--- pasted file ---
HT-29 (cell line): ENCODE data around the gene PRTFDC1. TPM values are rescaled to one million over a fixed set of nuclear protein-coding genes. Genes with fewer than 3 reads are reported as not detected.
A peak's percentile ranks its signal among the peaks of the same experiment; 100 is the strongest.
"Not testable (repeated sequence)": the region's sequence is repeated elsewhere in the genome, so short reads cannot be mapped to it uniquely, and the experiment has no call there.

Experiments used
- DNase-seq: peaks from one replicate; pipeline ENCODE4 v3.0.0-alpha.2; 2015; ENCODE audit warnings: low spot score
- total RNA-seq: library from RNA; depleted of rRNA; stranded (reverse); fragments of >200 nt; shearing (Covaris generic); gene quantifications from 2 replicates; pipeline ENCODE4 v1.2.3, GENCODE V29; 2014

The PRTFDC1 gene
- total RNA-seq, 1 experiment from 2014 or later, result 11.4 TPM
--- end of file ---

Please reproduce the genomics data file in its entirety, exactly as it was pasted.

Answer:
HT-29 (cell line): ENCODE data around the gene PRTFDC1. TPM values are rescaled to one million over a fixed set of nuclear protein-coding genes. Genes with fewer than 3 reads are reported as not detected.
A peak's percentile ranks its signal among the peaks of the same experiment; 100 is the strongest.
"Not testable (repeated sequence)": the region's sequence is repeated elsewhere in the genome, so short reads cannot be mapped to it uniquely, and the experiment has no call there.

Experiments used
- DNase-seq: peaks from one replicate; pipeline ENCODE4 v3.0.0-alpha.2; 2015; ENCODE audit warnings: low spot score
- total RNA-seq: library from RNA; depleted of rRNA; stranded (reverse); fragments of >200 nt; shearing (Covaris generic); gene quantifications from 2 replicates; pipeline ENCODE4 v1.2.3, GENCODE V29; 2014

The PRTFDC1 gene
- total RNA-seq, 1 experiment from 2014 or later, result 11.4 TPM